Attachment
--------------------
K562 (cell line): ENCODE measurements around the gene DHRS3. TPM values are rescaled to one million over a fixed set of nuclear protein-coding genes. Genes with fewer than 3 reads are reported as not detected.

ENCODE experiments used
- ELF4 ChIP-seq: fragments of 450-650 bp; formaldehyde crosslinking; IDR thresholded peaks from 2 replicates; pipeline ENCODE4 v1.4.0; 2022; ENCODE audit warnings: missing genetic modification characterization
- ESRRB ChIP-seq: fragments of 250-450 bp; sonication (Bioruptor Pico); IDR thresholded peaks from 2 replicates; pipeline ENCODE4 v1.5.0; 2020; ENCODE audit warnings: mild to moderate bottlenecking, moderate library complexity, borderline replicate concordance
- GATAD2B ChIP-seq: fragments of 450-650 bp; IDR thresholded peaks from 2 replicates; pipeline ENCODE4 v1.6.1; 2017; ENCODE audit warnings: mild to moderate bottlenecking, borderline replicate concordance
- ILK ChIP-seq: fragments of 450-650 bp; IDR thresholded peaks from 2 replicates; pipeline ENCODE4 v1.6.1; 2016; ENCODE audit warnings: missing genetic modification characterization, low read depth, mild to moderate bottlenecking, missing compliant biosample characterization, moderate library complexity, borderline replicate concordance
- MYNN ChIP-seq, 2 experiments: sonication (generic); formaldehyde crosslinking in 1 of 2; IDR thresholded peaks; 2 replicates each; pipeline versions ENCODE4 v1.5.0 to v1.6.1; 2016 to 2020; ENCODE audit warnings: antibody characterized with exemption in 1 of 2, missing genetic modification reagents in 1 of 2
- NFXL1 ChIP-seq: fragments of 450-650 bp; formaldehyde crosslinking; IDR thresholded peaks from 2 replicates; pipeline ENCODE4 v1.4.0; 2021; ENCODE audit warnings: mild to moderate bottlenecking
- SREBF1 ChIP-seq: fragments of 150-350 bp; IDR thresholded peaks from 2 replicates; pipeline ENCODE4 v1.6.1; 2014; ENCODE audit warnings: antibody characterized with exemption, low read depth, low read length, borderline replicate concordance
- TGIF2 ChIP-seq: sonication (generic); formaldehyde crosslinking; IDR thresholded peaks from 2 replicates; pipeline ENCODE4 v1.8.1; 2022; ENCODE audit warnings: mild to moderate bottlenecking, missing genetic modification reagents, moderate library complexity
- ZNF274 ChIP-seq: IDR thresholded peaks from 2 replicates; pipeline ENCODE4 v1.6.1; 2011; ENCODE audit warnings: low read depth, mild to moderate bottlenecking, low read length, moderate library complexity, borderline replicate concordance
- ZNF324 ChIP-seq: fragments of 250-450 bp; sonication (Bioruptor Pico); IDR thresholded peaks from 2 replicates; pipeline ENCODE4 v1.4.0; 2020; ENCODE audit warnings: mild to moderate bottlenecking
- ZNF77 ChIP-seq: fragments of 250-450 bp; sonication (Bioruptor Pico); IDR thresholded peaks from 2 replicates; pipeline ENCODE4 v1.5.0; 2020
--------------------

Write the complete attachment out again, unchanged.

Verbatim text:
K562 (cell line): ENCODE measurements around the gene DHRS3. TPM values are rescaled to one million over a fixed set of nuclear protein-coding genes. Genes with fewer than 3 reads are reported as not detected.

ENCODE experiments used
- ELF4 ChIP-seq: fragments of 450-650 bp; formaldehyde crosslinking; IDR thresholded peaks from 2 replicates; pipeline ENCODE4 v1.4.0; 2022; ENCODE audit warnings: missing genetic modification characterization
- ESRRB ChIP-seq: fragments of 250-450 bp; sonication (Bioruptor Pico); IDR thresholded peaks from 2 replicates; pipeline ENCODE4 v1.5.0; 2020; ENCODE audit warnings: mild to moderate bottlenecking, moderate library complexity, borderline replicate concordance
- GATAD2B ChIP-seq: fragments of 450-650 bp; IDR thresholded peaks from 2 replicates; pipeline ENCODE4 v1.6.1; 2017; ENCODE audit warnings: mild to moderate bottlenecking, borderline replicate concordance
- ILK ChIP-seq: fragments of 450-650 bp; IDR thresholded peaks from 2 replicates; pipeline ENCODE4 v1.6.1; 2016; ENCODE audit warnings: missing genetic modification characterization, low read depth, mild to moderate bottlenecking, missing compliant biosample characterization, moderate library complexity, borderline replicate concordance
- MYNN ChIP-seq, 2 experiments: sonication (generic); formaldehyde crosslinking in 1 of 2; IDR thresholded peaks; 2 replicates each; pipeline versions ENCODE4 v1.5.0 to v1.6.1; 2016 to 2020; ENCODE audit warnings: antibody characterized with exemption in 1 of 2, missing genetic modification reagents in 1 of 2
- NFXL1 ChIP-seq: fragments of 450-650 bp; formaldehyde crosslinking; IDR thresholded peaks from 2 replicates; pipeline ENCODE4 v1.4.0; 2021; ENCODE audit warnings: mild to moderate bottlenecking
- SREBF1 ChIP-seq: fragments of 150-350 bp; IDR thresholded peaks from 2 replicates; pipeline ENCODE4 v1.6.1; 2014; ENCODE audit warnings: antibody characterized with exemption, low read depth, low read length, borderline replicate concordance
- TGIF2 ChIP-seq: sonication (generic); formaldehyde crosslinking; IDR thresholded peaks from 2 replicates; pipeline ENCODE4 v1.8.1; 2022; ENCODE audit warnings: mild to moderate bottlenecking, missing genetic modification reagents, moderate library complexity
- ZNF274 ChIP-seq: IDR thresholded peaks from 2 replicates; pipeline ENCODE4 v1.6.1; 2011; ENCODE audit warnings: low read depth, mild to moderate bottlenecking, low read length, moderate library complexity, borderline replicate concordance
- ZNF324 ChIP-seq: fragments of 250-450 bp; sonication (Bioruptor Pico); IDR thresholded peaks from 2 replicates; pipeline ENCODE4 v1.4.0; 2020; ENCODE audit warnings: mild to moderate bottlenecking
- ZNF77 ChIP-seq: fragments of 250-450 bp; sonication (Bioruptor Pico); IDR thresholded peaks from 2 replicates; pipeline ENCODE4 v1.5.0; 2020